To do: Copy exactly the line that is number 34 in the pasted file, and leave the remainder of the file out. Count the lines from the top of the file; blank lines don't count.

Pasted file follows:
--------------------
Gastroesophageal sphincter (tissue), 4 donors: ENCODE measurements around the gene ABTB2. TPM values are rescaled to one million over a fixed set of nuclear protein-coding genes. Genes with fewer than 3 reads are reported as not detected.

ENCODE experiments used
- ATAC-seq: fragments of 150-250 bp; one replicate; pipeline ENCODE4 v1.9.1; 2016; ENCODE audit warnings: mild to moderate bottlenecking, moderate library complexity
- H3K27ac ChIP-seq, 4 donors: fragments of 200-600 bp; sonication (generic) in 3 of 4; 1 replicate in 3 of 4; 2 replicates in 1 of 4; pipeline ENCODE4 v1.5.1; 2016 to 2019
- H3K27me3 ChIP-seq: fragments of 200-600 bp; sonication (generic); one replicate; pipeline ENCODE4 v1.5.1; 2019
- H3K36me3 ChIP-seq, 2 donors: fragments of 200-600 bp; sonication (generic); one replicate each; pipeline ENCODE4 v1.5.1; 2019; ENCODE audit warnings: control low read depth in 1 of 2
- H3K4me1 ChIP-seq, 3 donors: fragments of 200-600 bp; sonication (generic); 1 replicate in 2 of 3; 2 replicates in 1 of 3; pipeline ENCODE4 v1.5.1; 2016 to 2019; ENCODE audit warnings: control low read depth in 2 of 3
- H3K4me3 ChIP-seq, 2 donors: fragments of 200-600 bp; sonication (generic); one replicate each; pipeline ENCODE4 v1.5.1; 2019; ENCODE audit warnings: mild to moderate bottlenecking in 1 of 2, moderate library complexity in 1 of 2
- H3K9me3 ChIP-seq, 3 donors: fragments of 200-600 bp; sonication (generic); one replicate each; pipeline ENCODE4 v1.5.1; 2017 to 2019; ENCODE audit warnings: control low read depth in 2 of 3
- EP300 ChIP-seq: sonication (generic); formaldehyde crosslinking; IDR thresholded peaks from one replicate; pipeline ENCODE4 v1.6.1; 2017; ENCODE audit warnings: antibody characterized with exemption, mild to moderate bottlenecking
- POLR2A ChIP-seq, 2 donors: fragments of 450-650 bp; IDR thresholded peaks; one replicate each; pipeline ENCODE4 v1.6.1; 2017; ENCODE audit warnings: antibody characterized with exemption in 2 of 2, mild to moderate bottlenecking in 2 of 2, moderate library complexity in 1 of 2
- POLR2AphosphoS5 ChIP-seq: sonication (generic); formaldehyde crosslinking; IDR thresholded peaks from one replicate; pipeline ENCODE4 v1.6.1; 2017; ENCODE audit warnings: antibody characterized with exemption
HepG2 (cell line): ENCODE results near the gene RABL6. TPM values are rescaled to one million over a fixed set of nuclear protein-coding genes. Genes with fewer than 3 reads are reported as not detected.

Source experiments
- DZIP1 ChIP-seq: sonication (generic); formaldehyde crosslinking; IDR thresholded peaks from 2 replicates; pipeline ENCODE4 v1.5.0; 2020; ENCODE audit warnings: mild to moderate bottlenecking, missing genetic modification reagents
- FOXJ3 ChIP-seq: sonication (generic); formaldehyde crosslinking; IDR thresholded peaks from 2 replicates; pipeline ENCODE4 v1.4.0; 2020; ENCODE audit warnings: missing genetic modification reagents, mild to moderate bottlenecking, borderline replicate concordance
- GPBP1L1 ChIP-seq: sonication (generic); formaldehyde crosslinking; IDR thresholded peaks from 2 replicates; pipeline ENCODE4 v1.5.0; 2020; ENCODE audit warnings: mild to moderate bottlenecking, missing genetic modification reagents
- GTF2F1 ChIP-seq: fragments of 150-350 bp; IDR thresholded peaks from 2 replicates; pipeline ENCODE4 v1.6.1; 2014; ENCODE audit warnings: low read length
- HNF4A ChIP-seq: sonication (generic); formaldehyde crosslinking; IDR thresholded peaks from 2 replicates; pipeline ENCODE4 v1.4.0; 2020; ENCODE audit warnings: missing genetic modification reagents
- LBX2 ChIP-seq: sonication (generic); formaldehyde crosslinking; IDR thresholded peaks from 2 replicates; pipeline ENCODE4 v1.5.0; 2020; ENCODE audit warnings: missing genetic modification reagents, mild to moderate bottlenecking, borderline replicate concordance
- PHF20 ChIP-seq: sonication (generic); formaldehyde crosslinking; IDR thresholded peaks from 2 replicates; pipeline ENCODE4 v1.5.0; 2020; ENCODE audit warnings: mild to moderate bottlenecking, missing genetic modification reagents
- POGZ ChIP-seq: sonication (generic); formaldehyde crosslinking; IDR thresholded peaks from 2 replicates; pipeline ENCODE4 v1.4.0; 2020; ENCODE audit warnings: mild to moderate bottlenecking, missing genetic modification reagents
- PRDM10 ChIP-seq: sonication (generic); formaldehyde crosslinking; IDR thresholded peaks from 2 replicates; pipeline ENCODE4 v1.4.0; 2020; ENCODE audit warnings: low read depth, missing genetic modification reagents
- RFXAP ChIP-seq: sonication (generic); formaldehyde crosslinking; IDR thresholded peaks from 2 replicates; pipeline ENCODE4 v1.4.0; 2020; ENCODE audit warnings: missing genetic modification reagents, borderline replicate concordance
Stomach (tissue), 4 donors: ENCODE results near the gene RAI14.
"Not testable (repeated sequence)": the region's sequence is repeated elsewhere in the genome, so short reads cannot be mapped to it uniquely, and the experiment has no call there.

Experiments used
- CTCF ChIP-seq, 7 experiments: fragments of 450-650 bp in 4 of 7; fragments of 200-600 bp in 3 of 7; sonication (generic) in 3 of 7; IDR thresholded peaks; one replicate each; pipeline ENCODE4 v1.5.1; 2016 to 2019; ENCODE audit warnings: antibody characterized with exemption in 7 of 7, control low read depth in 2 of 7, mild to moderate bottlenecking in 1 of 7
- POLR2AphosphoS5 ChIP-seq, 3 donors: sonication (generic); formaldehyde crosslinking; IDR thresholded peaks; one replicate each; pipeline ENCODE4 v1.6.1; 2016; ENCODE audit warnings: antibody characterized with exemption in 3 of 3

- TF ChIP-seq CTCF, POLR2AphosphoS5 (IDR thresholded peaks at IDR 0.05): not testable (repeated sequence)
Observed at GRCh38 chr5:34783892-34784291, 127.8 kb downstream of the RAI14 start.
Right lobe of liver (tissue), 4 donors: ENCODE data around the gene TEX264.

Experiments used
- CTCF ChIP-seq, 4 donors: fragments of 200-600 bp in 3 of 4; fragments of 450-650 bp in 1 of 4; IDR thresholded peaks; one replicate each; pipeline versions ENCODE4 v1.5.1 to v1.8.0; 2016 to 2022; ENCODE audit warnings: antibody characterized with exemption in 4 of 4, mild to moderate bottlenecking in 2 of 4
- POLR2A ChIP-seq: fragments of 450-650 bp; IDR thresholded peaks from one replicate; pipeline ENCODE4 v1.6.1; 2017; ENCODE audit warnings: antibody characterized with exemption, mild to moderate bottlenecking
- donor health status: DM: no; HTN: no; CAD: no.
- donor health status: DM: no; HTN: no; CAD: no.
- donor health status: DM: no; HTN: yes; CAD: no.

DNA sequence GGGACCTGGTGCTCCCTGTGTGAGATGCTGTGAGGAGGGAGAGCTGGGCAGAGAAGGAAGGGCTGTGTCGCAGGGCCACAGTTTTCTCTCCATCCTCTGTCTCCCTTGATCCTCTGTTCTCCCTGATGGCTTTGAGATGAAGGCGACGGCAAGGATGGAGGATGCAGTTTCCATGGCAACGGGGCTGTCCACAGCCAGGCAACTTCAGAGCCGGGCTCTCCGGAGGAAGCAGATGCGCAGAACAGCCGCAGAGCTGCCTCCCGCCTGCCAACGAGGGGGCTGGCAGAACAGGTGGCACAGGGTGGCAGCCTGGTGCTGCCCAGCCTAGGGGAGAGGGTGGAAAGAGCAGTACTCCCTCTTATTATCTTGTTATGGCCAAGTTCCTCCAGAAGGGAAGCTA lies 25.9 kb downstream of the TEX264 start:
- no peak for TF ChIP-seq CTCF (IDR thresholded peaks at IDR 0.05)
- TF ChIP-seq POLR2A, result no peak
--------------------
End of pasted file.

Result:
- CTCF ChIP-seq, 4 donors: fragments of 200-600 bp in 3 of 4; fragments of 450-650 bp in 1 of 4; IDR thresholded peaks; one replicate each; pipeline versions ENCODE4 v1.5.1 to v1.8.0; 2016 to 2022; ENCODE audit warnings: antibody characterized with exemption in 4 of 4, mild to moderate bottlenecking in 2 of 4